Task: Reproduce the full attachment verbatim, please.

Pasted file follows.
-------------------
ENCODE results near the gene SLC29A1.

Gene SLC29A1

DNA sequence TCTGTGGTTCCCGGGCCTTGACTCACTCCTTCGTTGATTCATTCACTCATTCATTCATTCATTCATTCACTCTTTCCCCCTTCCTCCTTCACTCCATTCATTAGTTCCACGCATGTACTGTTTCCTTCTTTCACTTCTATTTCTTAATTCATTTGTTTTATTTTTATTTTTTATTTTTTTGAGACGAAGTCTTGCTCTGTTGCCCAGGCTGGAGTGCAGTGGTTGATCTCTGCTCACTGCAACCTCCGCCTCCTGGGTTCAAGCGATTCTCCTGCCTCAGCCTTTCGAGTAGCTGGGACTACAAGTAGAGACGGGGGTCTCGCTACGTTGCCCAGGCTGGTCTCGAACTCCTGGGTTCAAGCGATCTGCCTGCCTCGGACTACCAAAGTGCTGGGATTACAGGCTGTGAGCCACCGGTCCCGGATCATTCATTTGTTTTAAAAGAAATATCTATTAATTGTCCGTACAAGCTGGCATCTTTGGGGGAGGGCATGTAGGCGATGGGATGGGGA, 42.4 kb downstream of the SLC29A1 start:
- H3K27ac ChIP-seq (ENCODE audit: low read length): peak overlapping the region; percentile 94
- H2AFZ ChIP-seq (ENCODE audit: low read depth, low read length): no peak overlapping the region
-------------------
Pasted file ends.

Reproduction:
ENCODE results near the gene SLC29A1.

Gene SLC29A1

DNA sequence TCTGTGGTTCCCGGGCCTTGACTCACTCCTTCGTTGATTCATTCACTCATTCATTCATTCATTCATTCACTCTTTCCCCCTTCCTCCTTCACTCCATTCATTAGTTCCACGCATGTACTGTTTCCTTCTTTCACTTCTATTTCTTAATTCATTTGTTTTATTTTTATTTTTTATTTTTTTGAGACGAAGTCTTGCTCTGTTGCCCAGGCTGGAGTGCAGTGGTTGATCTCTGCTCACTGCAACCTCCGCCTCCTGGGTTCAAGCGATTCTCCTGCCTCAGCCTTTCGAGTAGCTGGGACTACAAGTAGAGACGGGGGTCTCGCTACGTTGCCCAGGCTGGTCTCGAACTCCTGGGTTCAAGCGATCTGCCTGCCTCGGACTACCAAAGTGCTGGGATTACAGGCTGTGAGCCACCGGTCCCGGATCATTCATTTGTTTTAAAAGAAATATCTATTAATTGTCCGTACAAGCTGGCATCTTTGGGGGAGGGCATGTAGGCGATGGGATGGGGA, 42.4 kb downstream of the SLC29A1 start:
- H3K27ac ChIP-seq (ENCODE audit: low read length): peak overlapping the region; percentile 94
- H2AFZ ChIP-seq (ENCODE audit: low read depth, low read length): no peak overlapping the region